1MDB bond-issuer Goldman Sachs fined RM182m in UK

Goldman Sachs is accused of aiding fugitive financier Low Taek Jho in defrauding 1MDB during the issuance of over US$6 billion in bonds. — Reuters pic
Goldman Sachs is accused of aiding fugitive financier Low Taek Jho in defrauding 1MDB during the issuance of over US$6 billion in bonds. — Reuters pic

KUALA LUMPUR, March 29 — The UK’s Financial Conduct Authority has fined US investment bank Goldman Sachs’ London unit £34 million (RM182 million) for misreporting hundreds of millions in transactions.

According to the Financial Times, the FCA adjudged Goldman Sachs to have improperly reported over 213 million individual transactions between 2007 and 2017.

Goldman had cooperated with the investigation and agreed to a settlement of the fines.

The settlement carved 30 per cent off the original fine of £49 million.

“We are pleased to have resolved this legacy matter. We dealt with the issues proactively at the time and have made significant investments across the period to develop and enhance our reporting procedures,” the bank said in a statement.

Goldman Sachs is at the centre of the global corruption scandal surrounding Malaysian state investor 1MDB.

The US Justice Department (DoJ) has already secured convictions against former Goldman Sachs banker Tim Leissner on charges of conspiracy of money laundering and conspiracy stemming from the bank’s bond issuance on behalf of 1MDB.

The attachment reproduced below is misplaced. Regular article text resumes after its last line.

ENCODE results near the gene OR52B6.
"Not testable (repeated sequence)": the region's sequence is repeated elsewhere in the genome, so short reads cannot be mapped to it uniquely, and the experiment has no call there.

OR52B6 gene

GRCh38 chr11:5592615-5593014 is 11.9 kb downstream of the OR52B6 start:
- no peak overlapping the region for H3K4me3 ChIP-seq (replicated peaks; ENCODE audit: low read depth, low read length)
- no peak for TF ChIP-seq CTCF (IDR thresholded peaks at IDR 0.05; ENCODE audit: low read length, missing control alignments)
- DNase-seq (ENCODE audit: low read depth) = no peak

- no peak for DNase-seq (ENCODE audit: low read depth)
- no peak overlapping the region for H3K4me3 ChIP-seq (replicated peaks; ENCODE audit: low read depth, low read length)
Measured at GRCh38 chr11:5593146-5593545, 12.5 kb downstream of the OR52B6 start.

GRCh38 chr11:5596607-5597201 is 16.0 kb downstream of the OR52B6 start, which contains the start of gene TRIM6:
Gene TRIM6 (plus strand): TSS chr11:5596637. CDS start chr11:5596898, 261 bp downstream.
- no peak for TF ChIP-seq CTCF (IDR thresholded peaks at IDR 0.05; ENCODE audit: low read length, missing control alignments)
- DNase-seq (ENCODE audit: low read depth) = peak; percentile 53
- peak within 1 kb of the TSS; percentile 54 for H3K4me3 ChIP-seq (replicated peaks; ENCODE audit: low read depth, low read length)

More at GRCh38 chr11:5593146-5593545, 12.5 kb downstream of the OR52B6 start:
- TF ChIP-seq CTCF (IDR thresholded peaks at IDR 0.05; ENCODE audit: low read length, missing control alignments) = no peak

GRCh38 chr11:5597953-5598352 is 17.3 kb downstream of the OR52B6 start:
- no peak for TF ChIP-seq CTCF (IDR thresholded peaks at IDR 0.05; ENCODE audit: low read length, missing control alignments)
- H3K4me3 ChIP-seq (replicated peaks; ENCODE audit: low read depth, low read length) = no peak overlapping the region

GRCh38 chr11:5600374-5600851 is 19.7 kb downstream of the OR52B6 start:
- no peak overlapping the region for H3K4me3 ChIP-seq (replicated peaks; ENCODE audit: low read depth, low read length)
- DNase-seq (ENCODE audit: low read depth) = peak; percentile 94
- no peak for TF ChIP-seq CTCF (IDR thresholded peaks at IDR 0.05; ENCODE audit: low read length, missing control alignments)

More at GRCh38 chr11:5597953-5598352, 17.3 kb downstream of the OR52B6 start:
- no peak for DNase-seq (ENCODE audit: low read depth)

The DoJ is also awaiting the extradition of another former Goldman Sachs banker, Malaysian Roger Ng, to stand trial in the US on related charges.

Goldman Sachs is accused of aiding fugitive financier Low Taek Jho in defrauding 1MDB during the issuance of over US$6 billion in bonds.

The Malaysian government is seeking to at least recover the “above average” fees the US bank charged for the bond issues in addition to other losses.

Goldman Sachs is also facing billions in potential fines in the US over the episode.

The scandal that implicated former Goldman Sachs chair Lloyd Blankfein has wiped out billions of the bank’s capitalisation.

Goldman Sachs chief executive David Solomon previously apologised for his bank’s role in the scandal while simultaneously trying to present its involvement as limited to rogue operatives such as Leissner and Ng.